Over the past decade or so, there has been a proliferation of online‐only law review–law journal supplements (or “companions”). This has been a welcome trend; the articles tend to be shorter, the editing and publishing process tends to be quicker, and authors now have more opportunities for publication—particularly at the highest levels.
The name given to such journals is another matter. Uninspired is probably the kindest thing that can be said. Most are obvious (University of Pennsylvania Law Review Online? Yes, we know). Some seem a little self‐absorbed (Michigan Law Review First Impressions? How . . . thoughtful). Dead languages—ironically enough—are surprisingly popular. (Penn State Law Review Penn Statim? Say what?). Something needs to be done. The people in charge of these journals obviously need help.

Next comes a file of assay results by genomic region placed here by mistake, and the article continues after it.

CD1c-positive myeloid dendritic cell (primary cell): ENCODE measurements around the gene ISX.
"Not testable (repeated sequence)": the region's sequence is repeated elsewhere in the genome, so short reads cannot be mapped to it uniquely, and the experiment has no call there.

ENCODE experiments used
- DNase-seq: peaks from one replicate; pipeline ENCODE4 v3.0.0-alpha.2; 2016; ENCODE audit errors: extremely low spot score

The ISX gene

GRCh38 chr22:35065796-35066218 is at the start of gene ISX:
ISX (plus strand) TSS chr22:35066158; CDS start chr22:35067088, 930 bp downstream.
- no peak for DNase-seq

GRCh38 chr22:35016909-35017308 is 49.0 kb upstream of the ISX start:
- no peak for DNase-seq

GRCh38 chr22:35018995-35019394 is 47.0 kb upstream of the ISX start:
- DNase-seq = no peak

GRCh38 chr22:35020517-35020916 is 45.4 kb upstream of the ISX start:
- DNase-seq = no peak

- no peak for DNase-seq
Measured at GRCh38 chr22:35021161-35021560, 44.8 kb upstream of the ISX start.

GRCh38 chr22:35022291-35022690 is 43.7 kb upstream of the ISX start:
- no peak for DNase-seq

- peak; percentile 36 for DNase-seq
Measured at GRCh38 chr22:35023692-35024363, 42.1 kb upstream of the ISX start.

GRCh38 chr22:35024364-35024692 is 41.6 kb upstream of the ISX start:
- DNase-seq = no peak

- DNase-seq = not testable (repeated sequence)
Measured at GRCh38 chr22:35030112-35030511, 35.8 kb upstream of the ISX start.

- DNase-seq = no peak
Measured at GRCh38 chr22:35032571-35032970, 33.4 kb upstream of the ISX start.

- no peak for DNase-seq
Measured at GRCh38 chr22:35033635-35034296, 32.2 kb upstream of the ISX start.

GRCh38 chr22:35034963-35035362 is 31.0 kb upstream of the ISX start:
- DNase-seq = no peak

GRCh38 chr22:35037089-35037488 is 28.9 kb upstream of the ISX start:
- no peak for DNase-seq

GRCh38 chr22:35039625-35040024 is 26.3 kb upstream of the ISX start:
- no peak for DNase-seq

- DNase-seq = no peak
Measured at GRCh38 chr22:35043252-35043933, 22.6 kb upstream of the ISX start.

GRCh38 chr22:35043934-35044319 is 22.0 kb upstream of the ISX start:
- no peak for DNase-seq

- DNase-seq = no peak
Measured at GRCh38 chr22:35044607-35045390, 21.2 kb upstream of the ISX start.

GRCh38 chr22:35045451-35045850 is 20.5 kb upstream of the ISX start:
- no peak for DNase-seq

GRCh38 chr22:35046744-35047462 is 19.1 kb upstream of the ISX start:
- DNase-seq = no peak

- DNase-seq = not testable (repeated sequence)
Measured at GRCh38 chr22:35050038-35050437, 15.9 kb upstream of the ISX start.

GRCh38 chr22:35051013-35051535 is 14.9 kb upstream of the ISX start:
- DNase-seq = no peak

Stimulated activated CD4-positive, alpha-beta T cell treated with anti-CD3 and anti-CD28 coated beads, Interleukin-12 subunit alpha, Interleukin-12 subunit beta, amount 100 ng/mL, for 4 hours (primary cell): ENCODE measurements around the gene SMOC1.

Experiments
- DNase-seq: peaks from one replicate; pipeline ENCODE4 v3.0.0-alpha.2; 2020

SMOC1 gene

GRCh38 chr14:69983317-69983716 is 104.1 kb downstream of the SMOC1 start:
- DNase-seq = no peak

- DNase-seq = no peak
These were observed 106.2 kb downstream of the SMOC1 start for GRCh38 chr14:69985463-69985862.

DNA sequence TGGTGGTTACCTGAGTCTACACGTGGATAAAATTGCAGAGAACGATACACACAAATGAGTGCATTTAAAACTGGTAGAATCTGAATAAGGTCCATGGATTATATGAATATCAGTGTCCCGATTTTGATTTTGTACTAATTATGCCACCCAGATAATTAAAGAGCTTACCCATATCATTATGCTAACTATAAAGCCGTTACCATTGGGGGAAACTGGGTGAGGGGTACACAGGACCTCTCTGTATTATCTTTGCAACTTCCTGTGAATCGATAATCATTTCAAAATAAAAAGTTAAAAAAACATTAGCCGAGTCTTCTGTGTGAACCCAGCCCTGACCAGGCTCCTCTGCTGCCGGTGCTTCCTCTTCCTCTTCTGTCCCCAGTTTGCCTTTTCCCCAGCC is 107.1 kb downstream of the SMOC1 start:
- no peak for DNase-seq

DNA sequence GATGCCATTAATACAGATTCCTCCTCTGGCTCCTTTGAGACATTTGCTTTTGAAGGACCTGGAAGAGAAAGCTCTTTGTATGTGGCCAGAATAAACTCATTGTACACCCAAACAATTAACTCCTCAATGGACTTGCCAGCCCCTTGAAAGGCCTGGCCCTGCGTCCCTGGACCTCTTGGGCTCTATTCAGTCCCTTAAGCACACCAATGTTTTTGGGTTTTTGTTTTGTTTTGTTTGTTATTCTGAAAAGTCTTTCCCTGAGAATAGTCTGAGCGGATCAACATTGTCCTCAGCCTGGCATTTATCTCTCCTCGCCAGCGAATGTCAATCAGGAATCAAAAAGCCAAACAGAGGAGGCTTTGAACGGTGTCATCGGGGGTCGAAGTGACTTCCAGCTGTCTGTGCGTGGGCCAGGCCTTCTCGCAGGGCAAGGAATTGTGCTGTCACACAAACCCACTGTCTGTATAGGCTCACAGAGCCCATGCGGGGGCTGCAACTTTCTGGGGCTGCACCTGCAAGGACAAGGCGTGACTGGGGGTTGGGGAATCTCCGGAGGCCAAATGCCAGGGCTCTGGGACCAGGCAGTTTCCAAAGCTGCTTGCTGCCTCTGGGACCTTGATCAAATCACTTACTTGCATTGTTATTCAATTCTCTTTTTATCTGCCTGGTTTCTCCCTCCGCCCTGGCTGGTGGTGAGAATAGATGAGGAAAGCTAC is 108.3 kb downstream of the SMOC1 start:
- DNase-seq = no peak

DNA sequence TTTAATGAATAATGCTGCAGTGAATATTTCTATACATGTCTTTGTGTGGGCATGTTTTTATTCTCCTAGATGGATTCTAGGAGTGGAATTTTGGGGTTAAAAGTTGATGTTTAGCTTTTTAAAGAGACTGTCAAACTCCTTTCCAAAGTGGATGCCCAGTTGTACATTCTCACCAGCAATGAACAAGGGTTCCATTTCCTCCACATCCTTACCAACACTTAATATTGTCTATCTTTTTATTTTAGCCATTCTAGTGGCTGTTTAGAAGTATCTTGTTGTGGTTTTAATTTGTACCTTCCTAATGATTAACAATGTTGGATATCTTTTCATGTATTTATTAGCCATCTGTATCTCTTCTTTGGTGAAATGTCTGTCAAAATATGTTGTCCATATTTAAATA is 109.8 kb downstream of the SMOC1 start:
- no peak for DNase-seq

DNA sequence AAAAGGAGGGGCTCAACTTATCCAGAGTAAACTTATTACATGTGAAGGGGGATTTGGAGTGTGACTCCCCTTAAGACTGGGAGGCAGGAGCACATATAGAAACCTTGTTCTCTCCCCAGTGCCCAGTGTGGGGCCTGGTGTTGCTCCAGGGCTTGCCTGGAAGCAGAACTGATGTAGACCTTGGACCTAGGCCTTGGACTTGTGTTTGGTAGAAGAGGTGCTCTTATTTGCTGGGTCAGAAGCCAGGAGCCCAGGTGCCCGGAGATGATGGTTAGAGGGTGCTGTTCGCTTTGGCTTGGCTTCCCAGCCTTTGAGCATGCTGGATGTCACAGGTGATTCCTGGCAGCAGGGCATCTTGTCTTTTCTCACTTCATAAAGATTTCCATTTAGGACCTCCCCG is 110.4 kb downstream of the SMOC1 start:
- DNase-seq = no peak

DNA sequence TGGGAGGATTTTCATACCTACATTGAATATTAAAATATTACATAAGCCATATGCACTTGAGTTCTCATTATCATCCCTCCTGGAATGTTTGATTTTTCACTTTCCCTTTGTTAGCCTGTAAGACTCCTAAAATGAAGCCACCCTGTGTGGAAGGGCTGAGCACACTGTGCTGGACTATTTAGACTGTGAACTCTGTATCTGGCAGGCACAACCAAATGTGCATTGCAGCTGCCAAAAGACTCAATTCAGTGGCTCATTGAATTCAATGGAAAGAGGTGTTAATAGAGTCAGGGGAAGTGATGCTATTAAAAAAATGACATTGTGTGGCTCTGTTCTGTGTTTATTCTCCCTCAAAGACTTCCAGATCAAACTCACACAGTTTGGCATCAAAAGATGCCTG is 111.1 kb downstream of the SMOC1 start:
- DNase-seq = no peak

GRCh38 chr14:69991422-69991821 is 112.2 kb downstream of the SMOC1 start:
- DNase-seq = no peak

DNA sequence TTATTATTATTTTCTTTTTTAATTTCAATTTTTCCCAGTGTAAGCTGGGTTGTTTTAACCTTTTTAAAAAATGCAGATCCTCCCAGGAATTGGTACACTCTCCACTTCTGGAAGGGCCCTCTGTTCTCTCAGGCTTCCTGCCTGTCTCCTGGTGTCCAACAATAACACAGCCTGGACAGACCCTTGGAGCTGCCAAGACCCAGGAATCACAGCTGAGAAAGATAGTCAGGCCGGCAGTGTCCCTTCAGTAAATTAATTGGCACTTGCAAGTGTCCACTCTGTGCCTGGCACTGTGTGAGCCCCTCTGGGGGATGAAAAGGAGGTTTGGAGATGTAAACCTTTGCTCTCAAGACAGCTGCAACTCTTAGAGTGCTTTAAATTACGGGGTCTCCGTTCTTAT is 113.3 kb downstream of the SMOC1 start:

Enter this Essay, the purpose of which is to provide some ready‐to‐use names for online law review supplements. These names are divided into two categories, depending on the preference of the journal. The first category consists of a list of terms to simply add to the name of the main journal. The second category consists of stand‐alone names for those desiring a cleaner break from the past.